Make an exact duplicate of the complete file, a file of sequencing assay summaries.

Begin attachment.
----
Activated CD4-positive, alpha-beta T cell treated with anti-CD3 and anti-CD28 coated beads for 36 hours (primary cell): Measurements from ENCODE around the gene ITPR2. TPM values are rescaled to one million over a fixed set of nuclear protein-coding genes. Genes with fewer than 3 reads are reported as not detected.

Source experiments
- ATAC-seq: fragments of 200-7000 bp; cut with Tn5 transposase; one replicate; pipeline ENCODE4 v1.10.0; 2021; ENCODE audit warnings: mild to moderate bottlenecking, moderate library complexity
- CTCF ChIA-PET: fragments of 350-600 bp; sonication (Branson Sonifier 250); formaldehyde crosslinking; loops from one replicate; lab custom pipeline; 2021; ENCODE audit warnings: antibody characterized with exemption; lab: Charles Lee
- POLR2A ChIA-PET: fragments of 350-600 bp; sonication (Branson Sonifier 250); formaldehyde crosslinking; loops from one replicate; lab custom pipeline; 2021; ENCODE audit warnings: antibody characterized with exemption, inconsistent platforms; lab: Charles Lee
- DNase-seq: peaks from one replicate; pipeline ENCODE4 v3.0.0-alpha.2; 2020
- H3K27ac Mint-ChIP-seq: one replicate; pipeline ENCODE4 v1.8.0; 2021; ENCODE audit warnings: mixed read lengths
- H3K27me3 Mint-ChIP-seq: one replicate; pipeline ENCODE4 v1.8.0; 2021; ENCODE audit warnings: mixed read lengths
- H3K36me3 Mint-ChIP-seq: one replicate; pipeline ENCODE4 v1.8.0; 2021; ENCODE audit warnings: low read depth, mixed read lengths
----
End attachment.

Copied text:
Activated CD4-positive, alpha-beta T cell treated with anti-CD3 and anti-CD28 coated beads for 36 hours (primary cell): Measurements from ENCODE around the gene ITPR2. TPM values are rescaled to one million over a fixed set of nuclear protein-coding genes. Genes with fewer than 3 reads are reported as not detected.

Source experiments
- ATAC-seq: fragments of 200-7000 bp; cut with Tn5 transposase; one replicate; pipeline ENCODE4 v1.10.0; 2021; ENCODE audit warnings: mild to moderate bottlenecking, moderate library complexity
- CTCF ChIA-PET: fragments of 350-600 bp; sonication (Branson Sonifier 250); formaldehyde crosslinking; loops from one replicate; lab custom pipeline; 2021; ENCODE audit warnings: antibody characterized with exemption; lab: Charles Lee
- POLR2A ChIA-PET: fragments of 350-600 bp; sonication (Branson Sonifier 250); formaldehyde crosslinking; loops from one replicate; lab custom pipeline; 2021; ENCODE audit warnings: antibody characterized with exemption, inconsistent platforms; lab: Charles Lee
- DNase-seq: peaks from one replicate; pipeline ENCODE4 v3.0.0-alpha.2; 2020
- H3K27ac Mint-ChIP-seq: one replicate; pipeline ENCODE4 v1.8.0; 2021; ENCODE audit warnings: mixed read lengths
- H3K27me3 Mint-ChIP-seq: one replicate; pipeline ENCODE4 v1.8.0; 2021; ENCODE audit warnings: mixed read lengths
- H3K36me3 Mint-ChIP-seq: one replicate; pipeline ENCODE4 v1.8.0; 2021; ENCODE audit warnings: low read depth, mixed read lengths